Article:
[dns-operations] IP address encryption: pseudonymization

bert hubert bert.hubert at powerdns.com
Sun Feb 11 22:09:52 UTC 2018

On Sun, Feb 11, 2018 at 12:11:56PM -0800, Paul Hoffman wrote:
> >A standard is something people can adhere to, to enhance interoperability.
> >I personally have no interest in dragging this through the IETF at this
> >point.  It is a traumatizing experience of uncertain benefit.
> Noted, but many of us disagree. I'm happy to ask CFRG about ipcipher; it's
> inventor is there and the discussion could be useful.

I've already exchanged several emails with Jean-Philippe, But indeed, wider
exposure to cryptographers would be good. It needs to be noted however that
we'll never get this to be really tight. It is not real encryption that can
withstand nation states.

> I cannot at all discuss whether the algorithm is sound from a cryptographic

This is one of the biggeste weaknesses in the current form. ipcrypt has not
even had a cursory glance. It only has great parents.

> >Once it reaches some consensus, we'll version it as 'ipcipher version 1'.
> >
> >And who knows, this may lead to a solid proposal for 'ipcipher version 2'
> >which we could turn into an IETF draft if there is interest.
> This is why I asked: What do you think the difference between those versions
> might be? The current version seems feature-complete.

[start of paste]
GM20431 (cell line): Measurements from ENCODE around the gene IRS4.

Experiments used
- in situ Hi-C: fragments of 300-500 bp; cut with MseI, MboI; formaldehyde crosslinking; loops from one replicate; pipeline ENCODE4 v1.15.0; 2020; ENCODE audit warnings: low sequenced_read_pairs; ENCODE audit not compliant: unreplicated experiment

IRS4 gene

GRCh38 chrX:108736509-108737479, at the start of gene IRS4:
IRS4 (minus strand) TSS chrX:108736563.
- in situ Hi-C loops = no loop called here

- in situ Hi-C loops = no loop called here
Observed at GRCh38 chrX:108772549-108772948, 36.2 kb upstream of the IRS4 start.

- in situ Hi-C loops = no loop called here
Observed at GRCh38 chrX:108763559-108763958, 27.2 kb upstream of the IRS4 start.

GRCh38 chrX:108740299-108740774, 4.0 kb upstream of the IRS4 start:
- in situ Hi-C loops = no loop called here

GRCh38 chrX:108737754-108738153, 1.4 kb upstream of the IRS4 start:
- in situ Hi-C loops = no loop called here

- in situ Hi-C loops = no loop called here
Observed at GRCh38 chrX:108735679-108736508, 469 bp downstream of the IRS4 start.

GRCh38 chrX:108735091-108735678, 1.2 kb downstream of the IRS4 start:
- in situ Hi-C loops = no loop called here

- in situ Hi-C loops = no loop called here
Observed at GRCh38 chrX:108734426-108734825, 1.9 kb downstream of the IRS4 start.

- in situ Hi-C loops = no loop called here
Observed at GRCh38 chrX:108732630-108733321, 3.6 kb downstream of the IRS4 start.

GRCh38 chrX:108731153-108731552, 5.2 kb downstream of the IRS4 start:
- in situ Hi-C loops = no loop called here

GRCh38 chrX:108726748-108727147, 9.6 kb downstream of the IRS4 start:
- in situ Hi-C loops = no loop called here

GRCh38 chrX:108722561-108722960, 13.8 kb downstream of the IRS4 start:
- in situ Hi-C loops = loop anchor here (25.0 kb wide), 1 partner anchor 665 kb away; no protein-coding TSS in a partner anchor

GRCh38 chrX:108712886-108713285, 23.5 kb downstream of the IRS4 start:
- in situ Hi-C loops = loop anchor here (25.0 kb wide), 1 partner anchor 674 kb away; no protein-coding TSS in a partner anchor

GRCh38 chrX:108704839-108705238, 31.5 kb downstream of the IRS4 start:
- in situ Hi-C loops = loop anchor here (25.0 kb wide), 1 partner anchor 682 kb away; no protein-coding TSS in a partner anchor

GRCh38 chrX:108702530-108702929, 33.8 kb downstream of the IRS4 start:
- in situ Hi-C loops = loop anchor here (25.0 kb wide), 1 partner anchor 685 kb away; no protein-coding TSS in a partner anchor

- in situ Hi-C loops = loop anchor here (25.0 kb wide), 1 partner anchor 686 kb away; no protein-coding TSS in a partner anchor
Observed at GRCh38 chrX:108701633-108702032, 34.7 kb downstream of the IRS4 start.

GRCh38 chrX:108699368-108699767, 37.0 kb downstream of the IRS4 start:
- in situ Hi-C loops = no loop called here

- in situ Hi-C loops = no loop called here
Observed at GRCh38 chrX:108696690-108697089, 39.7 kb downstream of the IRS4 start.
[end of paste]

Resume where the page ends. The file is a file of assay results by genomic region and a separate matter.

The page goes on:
So people have come up with some nice enhancements. For example,
pseudonymity can be tweaked so (say) 256 IP addresses all map to 1
pseudonymous address. This still allows for many analyses, but
re-identification becomes almost impossible.

Job Snijders came up with the idea of 'class preserving' encryption, so
private space remains private space, multicast multicast. It is not easy to
see how this could be done, but perhaps.

Remco van Mook came up with the idea to map IPv4 addresses to IPv6
addresses, which would allow the use of AES all the time, plus perhaps some
other benefits.

I mostly think however that 'ipcipher2' would incorporate the operational
experience of ipcipher1 in ways we can't yet predict.  EDNS Client Subnet
was very educational for me in that respect.  I supported it heartily and
now it turns out to suck in production, in ways at least I did not see


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